Friday, March 30, 2012

Reblog, "Coming to Visit? Bring an Extra Suitcase."

I know everyone in the Brazil blogger circuit knows prices are crazy here but for my family and friends back home I just want to remind you every day how lucky you are to have inexpensive goods at your disposal. I love living in Brazil and feel very lucky for the experience but I am afraid sometimes we worry about being priced-out. My friends in more expat friendly neighborhoods are enduring the pain of landlords asking for double if they would like to stay and sign another lease. Renting an apartment that isn't falling apart or off in some area way outside the city for under $US1600/month is impossible. For the lucky ones that found deals early on and signed 30 month leases, we are literally scared waiting for the renewal ticking clock. Our good friends Suzanna and Jeff over at "Rooted Journeys," just wrote a great post after having lunch at a little sandwich spot in Jardins. No fru fru just a sandwich and a coke = us$26.00 Our neighborhood padaria (bakery) made new menus and you know what that means. Charging us$12.00 for a chicken sandwich with cheese and tomato (no free sides EVER) was way too cheap. Now its $18.

Rooted Journey's "Coming to Visit? Bring an Extra Suitcase."

I’ve officially been demoted from Rooted Journeys co-author to guest contributor. Not because Suzanna said so (she never did), but because it turns out I’m just not very good at motivating myself to actually sit down and write something. But here I am, so vamos-lá.
Generally speaking, it seems that many Americans view Brazil as a chaotic tropical wonderland – think Carnaval, string bikinis, palm trees, samba dancing, bossa nova, favelas, drug lords…you know, all the fun stuff.  In reality, one of the most defining features of Brazil as an expat in São Paulo is simply how ridiculously expensive it is. No matter how much you try to stop talking about it, and even more importantly, try to stop converting prices into dollars, it just won’t fade into the background as a simple fact of life. For those of us living it, it’s like a permanent fat lip – the moment you think it’s healing, you bite it again and want to take out your aggression on the old lady walking too slow on the street in front of you. That’s right, it makes you want to push an old lady. It’s that ridiculous.  Although, just for the record, I would never actually push an old lady.  And the prices here are worse than a fat lip.  Maybe that wasn’t quite the right metaphor, but there’s no turning back now.  Let’s keep moving.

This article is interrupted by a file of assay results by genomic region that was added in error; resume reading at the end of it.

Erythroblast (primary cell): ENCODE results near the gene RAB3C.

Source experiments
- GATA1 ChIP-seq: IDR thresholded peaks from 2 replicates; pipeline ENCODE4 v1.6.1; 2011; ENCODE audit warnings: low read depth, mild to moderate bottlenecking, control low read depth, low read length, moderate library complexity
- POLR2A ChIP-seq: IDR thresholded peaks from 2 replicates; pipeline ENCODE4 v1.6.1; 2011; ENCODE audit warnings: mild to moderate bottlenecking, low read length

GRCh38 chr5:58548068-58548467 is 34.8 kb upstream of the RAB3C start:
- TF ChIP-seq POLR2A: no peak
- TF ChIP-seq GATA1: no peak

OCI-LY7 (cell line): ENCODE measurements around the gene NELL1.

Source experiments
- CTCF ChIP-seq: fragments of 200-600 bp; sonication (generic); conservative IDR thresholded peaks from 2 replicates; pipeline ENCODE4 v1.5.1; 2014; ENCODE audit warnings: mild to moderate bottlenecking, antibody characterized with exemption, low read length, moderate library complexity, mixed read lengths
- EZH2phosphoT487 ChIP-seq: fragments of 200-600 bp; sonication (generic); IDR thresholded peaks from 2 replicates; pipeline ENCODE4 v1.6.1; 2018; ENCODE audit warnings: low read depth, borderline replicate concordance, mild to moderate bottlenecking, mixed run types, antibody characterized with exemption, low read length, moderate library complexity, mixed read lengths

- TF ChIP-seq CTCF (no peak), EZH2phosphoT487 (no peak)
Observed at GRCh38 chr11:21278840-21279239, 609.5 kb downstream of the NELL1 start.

A couple of recent articles have highlighted some of the effects of this charming Brazilian reality.  The cover story a few weeks ago for Veja (a popular weekly magazine in Brazil) was titled Pague Um, Leve Dois, Tres, Quatro…. English translation: Pay for One, Get Two, Three, Four.  The lead-off explains further (translated): “The favorable exchange rate alone does not explain the low prices that mesmerize Brazilians who shop in the United States.”  To drive home the title, the article cites the happy fact that the cost of an iPhone in Brazil is the highest in the world, leaving shelves for $1,650 (USD equivalent) in Brazil.  In the US, the same unlocked iPhone 4S (32GB) goes for $815.  That puts it at just over double the price for us lucky brasileiros.  But why stop there, it gets better!  Asics sneakers that go for around $200 in the US? A cool $457 in the equivalent Brazilian play money.  That’s 2.3 times the price.  A PlayStation 3 goes for 2.8 times the price.  Calvin Klein jeans are 3 times the price and a Guess handbag tops it off at 3.8 times the price.  Go Brazil!
These are just random examples, but they do give an indication of general price levels.  Not everything comes in at double the price, but it’s fair to say that São Paulo has justly earned its ranking as the 10thmost expensive city in the world for expats and the most expensive in the Americas (Mercer Survey).  So, you may ask “why”, which we ask ourselves constantly. Of course there is no simple explanation, though the Veja article presents a pretty reasonable set of factors.  Here’s a summary:
  • Exchange Rate – the Brazilian Real (currency) is about 25% stronger against the dollar than its long-term average making goods more expensive accordingly, especially imports.
  • Demand – quite simply, growing demand is outstripping the country’s productive supply capacity. High demand + low supply = high prices.
  • Tax Burden – the Brazilian tax burden is 36% on average versus around 25% in the US.  The difference is even greater when considering additional taxes on goods Brazil classifies as “superfluous.”  Plus, Brazilian import taxes are triple what they are in the US.
  • Inflation – while the days of hyper-inflation have passed (hopefully for good), inflation is still significant and widens the price gap over time (6.5% inflation in Brazil last year versus 2% in the US)
  • Competition – as a matter of policy, the US government prioritizes competition over protectionism and Brazil vice-versa.  For example, whereas the US government made cheap credit available to US auto-makers to help them become more competitive with cheaper Asian imports, Brazil has chosen to simply elevate import taxes to artificially raise prices of the foreign competition.
  • Economies of Scale – US companies generally focus on selling more at a lower margin whereas Brazilian companies tend to focus on a small market at a high margin
  • Productivity – it’s just not rising fast enough relative to labor costs (due to low unemployment, a lack of qualified labor, insufficient investment, etc.)